Two years ago, when I wrote about the death of blogging, I contrasted the decline of old-fashioned reverse-chronological blogs with the huge success of Twitter and, especially, Tumblr. Since then, of course, Tumblr has been sold to Yahoo for more than $1 billion, while Twitter is reportedly valued at some 10 times that amount. Clearly there’s a lot of value in becoming a successful publishing platform.
One big reason for the success of Twitter and Tumblr is that they have a very clear idea of what their product is, and they focus on making that product great rather than on being all things to all people. Blogging was historically thought of as a one-stop shop: the place where people would post a series of things, and where those things would appear in reverse chronological order. Every so often, a blogger would write something elsewhere, usually for money, and then link to that piece from their blog. But when Twitter came along, something changed: Bloggers would write some things on their blogs, and other things on Twitter.
After I realized that Twitter had powers that no individual blog could ever have, I started thinking increasingly about the best platform for any given thing that I wanted to do. Photos of my friends and family of course are easy: they go on Facebook. Less personal photos go on Instagram. And if something could be distilled into 140 characters or less, there’s a good chance that it belonged on Twitter. But Tumblr was great too, for certain things: I’ve now posted to my Tumblr 1,159 times, and have 36,475 followers there. I haven’t spent much time making it pretty or coherent, but shortform content, especially if it’s visual and doesn’t work on Twitter, is often perfect for Tumblr.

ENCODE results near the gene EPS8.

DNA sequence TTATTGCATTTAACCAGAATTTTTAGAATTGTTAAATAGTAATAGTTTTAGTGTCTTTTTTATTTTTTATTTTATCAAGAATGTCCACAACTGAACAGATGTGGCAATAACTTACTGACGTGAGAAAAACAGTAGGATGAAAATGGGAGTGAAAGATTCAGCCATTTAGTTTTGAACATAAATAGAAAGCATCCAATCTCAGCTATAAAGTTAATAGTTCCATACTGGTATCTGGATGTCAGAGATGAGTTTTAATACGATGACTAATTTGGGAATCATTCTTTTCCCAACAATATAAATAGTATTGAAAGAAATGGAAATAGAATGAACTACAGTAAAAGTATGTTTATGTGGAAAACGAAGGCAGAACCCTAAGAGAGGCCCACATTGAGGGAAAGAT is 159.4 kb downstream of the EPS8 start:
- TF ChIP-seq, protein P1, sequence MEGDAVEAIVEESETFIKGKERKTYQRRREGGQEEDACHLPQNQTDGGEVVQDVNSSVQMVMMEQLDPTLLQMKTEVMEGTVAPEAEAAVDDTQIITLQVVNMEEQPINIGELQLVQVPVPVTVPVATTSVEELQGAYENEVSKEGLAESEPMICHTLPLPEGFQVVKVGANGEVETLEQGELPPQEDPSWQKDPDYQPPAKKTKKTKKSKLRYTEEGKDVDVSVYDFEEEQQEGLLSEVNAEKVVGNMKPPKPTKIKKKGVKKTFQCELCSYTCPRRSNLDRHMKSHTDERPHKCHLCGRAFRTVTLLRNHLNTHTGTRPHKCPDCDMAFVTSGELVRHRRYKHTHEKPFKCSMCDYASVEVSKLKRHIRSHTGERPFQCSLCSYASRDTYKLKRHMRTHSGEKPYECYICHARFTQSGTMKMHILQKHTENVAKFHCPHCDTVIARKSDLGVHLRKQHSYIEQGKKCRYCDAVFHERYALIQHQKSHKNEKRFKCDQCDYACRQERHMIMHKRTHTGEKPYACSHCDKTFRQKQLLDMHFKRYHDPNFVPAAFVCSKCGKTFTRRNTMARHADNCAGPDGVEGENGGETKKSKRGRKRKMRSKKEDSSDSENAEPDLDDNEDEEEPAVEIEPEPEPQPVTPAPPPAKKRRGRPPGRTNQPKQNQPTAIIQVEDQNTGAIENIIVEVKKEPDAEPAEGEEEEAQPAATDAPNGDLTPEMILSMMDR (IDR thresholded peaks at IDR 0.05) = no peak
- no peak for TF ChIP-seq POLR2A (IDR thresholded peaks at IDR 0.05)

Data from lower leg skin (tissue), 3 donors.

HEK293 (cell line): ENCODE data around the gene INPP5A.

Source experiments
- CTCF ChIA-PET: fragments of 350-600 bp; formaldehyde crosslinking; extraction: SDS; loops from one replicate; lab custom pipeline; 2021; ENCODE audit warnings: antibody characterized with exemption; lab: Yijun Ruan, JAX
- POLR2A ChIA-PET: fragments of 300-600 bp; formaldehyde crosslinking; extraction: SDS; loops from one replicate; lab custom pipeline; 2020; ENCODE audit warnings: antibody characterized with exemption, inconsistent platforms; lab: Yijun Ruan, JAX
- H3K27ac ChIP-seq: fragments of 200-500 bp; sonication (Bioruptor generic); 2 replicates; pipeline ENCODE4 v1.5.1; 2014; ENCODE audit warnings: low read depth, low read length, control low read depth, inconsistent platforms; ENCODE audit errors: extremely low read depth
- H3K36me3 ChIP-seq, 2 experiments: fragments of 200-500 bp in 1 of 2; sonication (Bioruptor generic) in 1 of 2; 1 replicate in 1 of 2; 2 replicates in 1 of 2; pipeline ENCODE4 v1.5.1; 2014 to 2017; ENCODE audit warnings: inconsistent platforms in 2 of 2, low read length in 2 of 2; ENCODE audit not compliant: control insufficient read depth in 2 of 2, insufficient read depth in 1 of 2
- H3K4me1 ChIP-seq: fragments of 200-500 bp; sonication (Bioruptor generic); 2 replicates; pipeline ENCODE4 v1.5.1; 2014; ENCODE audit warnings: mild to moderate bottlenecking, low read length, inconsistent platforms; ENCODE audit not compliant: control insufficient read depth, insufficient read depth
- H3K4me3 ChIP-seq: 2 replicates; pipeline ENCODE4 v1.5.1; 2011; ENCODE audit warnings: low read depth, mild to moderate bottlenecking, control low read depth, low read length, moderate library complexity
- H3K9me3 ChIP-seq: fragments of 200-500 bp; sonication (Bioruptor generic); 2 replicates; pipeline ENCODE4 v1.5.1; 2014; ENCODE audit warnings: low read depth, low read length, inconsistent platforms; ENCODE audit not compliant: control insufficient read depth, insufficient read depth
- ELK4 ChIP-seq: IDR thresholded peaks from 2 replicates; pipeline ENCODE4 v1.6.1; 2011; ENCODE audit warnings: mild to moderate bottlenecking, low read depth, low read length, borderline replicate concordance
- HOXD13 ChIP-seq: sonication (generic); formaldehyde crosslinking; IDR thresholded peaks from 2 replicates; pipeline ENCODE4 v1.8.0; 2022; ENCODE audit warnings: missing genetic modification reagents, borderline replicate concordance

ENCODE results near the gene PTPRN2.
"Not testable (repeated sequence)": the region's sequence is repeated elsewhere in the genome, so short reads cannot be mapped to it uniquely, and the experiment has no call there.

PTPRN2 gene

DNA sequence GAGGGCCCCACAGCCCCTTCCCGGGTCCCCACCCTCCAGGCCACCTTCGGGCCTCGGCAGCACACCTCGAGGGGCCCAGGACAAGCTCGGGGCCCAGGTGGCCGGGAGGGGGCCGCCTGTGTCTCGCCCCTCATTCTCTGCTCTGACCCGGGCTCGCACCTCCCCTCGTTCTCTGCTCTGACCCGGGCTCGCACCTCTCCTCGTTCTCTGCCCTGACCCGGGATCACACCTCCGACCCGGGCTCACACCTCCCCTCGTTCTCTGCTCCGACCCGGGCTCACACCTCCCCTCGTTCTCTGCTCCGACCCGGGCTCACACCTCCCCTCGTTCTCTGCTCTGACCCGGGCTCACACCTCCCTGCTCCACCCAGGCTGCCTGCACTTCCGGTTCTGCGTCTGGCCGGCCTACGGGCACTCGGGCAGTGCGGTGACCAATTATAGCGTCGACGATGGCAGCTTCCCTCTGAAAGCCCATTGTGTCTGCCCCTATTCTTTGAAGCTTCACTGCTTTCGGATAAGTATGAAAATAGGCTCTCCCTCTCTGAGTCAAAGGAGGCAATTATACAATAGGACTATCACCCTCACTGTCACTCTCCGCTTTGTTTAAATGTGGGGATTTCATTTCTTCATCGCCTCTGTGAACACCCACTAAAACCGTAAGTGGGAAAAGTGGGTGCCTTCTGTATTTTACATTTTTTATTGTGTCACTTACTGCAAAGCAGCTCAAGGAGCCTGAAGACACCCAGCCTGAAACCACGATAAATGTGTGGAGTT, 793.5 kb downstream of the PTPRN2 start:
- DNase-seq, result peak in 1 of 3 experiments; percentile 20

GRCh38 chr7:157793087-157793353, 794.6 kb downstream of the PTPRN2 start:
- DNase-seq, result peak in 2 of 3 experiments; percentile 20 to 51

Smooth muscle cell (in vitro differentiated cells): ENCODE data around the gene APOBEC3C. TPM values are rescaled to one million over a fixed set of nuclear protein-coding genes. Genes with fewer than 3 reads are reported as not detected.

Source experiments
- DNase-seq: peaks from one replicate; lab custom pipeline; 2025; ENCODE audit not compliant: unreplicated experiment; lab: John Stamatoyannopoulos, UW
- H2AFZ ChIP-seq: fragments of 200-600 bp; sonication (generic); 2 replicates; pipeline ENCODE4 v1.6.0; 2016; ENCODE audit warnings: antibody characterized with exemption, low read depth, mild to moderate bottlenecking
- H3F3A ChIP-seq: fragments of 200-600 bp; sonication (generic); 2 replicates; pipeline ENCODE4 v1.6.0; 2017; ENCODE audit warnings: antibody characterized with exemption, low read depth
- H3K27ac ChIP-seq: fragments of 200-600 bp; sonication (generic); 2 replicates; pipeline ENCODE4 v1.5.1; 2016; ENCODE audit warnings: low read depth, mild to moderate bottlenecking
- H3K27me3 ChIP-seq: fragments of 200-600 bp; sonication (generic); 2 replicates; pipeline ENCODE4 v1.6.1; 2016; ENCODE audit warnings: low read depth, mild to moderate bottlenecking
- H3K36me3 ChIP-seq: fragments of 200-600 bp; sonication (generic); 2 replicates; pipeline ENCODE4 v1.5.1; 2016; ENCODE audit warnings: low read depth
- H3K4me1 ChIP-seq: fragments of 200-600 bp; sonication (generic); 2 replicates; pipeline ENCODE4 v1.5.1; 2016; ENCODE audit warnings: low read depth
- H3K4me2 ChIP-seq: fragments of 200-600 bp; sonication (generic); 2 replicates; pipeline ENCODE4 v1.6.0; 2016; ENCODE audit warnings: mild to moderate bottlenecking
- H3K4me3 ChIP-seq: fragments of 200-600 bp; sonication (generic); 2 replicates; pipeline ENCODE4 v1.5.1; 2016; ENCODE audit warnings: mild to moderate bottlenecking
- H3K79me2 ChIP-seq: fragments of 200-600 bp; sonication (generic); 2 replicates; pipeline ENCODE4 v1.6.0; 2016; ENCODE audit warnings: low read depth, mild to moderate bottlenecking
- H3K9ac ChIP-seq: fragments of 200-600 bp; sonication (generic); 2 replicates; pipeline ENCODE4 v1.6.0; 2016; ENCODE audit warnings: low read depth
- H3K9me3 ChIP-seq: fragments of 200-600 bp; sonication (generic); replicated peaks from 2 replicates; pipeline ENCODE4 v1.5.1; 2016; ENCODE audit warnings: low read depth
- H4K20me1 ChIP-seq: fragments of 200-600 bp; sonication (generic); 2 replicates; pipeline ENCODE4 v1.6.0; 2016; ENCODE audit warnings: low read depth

There are lots of other platforms too: I’ve seen people like Jerry Saltz get really good at Facebook, although I’ve largely shunned it as a publishing tool. Bloomberg’s Tom Keene is very active on LinkedIn. I had a YouTube channel for a while; that was a lot of fun, and allowed me to do things which don’t necessarily work in print very well. For conversations, podcasts can be wonderful, as can live events. And if I need it, there’s always my own personal blog. Basically, different types of communication require different platforms, and it’s silly to expect everything to fit into one template.
This morning, I posted some thoughts about CitiBike on Medium — which is also the place I chose to publish my big piece on bitcoin. I like how clean Medium is, and it’s quite well suited to content which is longer than a Tumblr post but also maybe not the kind of thing which I’ve started to concentrate on here at my Reuters blog. Don’t ask me to define exactly what I put where: A lot of these decisions are spur-of-the-moment things, and sometimes I change my mind at the last minute. (This post, for instance, was drafted in Medium before I decided to move it over to Reuters.) But I really do love the ability to create and present the stuff I create in the format which puts it in the best possible light.
The new Reuters site is based around the concept of streams, and the Felix Salmon stream on the site, which will appear at some point in the coming months, is by its nature going to be a different animal, on a different platform, than the current Felix Salmon blog on Reuters.com. I don’t know exactly how it’s going to work — there will be a lot of trial and error involved, for sure — but right now the way I’m thinking about it is as a place where the various things I do on various platforms can be brought together in a single place. If I write something on Medium, or if I write an article for Wired, or if I post something on Tumblr, or if I create a video on YouTube, that thing can live in its own natural habitat while still being aggregated on my own Reuters platform. And of course I’ll always be writing a lot of original content right here — content which in turn will end up being linked to from Twitter, or syndicated on Seeking Alpha, or otherwise shared around the social Web.